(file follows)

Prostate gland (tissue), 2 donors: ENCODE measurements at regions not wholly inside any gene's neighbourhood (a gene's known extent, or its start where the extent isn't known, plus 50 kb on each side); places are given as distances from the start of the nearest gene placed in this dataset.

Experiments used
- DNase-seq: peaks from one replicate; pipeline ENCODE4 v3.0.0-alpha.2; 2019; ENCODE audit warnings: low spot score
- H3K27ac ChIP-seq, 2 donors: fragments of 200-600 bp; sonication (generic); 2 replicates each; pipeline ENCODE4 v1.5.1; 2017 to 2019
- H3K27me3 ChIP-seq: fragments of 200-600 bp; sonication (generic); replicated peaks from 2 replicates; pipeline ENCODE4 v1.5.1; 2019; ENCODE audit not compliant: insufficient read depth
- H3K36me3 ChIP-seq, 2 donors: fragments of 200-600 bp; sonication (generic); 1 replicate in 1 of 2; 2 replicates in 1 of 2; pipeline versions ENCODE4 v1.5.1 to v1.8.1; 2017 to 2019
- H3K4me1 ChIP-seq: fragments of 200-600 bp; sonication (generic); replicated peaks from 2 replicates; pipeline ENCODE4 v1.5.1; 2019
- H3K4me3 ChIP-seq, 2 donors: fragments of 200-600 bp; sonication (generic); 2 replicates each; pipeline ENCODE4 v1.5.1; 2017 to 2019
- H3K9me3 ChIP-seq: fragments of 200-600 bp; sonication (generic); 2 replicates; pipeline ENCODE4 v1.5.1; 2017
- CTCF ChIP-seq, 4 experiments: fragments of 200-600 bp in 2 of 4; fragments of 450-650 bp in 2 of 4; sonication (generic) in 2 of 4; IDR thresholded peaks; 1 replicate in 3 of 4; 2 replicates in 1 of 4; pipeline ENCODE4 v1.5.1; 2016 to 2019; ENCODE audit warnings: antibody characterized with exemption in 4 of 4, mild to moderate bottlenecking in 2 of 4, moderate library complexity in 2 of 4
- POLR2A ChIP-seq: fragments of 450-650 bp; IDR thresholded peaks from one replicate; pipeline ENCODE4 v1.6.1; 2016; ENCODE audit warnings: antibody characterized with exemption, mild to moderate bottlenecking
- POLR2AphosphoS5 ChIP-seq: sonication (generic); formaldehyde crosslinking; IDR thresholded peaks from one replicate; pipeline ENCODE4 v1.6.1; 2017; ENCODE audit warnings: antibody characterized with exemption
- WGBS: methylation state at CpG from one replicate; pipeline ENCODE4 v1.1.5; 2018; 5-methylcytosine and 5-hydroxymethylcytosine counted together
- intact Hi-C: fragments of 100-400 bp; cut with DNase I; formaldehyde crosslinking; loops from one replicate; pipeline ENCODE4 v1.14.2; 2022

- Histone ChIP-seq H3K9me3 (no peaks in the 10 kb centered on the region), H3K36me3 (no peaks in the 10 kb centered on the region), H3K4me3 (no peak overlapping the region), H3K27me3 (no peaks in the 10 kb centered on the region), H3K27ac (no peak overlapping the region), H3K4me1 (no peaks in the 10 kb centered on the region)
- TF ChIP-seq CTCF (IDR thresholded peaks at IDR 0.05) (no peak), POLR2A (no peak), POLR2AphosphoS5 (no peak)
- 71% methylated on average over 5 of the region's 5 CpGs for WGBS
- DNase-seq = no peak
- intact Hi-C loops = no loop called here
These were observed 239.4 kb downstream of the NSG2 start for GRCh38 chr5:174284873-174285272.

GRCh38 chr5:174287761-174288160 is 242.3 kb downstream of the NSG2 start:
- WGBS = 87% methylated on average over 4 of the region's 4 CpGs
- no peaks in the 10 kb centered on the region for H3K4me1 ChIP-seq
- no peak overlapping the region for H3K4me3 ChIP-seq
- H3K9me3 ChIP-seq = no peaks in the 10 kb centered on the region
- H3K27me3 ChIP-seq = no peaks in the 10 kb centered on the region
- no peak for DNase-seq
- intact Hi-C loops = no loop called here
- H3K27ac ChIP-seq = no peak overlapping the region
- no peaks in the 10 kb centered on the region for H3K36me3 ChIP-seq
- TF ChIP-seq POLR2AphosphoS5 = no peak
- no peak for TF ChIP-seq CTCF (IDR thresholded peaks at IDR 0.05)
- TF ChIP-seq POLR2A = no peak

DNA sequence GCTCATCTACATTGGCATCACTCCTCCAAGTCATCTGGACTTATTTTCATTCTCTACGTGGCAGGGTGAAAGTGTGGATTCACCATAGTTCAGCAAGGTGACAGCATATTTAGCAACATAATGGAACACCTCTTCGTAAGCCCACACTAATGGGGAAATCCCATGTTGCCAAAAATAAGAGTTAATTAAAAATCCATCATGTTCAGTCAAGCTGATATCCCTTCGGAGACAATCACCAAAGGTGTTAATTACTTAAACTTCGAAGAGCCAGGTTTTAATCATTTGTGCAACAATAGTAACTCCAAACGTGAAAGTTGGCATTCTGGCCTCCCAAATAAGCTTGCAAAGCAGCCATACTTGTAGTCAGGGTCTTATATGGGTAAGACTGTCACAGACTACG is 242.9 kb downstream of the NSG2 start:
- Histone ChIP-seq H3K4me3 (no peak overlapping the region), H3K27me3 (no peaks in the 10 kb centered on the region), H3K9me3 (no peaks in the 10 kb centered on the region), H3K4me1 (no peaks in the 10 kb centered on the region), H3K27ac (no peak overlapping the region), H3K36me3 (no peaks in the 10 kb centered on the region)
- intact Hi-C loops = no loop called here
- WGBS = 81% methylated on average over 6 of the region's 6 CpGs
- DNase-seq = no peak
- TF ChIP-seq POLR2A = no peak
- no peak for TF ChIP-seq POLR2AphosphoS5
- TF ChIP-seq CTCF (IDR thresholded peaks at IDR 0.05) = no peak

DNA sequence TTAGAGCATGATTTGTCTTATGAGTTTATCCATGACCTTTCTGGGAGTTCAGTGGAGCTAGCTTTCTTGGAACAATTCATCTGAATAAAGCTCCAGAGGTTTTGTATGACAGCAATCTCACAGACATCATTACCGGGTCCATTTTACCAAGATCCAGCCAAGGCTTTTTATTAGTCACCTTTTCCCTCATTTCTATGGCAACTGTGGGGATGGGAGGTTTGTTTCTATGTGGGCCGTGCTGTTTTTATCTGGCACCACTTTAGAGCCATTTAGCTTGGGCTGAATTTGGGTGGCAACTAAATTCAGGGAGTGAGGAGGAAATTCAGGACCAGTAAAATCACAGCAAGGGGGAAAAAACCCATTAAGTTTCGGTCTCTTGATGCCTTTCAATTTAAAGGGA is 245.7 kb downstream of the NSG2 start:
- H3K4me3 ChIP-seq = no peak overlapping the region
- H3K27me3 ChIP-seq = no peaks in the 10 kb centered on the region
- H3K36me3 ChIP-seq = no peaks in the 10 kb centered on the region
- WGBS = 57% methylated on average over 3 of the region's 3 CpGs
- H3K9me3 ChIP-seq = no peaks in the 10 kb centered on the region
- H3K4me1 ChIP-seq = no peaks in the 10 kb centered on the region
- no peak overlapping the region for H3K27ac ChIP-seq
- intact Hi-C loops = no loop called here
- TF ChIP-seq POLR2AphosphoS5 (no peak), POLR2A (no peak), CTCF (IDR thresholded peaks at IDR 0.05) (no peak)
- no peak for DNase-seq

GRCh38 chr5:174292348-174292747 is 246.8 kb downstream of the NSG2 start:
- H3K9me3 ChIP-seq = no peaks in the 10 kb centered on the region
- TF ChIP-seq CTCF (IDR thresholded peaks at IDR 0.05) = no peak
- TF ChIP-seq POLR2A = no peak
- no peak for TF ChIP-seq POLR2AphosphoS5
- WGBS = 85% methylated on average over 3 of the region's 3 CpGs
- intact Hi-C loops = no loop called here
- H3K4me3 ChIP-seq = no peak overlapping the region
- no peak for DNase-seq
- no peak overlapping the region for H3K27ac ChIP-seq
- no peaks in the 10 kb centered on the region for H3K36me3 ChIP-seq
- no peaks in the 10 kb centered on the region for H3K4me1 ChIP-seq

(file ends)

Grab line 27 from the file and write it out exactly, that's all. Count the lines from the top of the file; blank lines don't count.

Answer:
- no peak for DNase-seq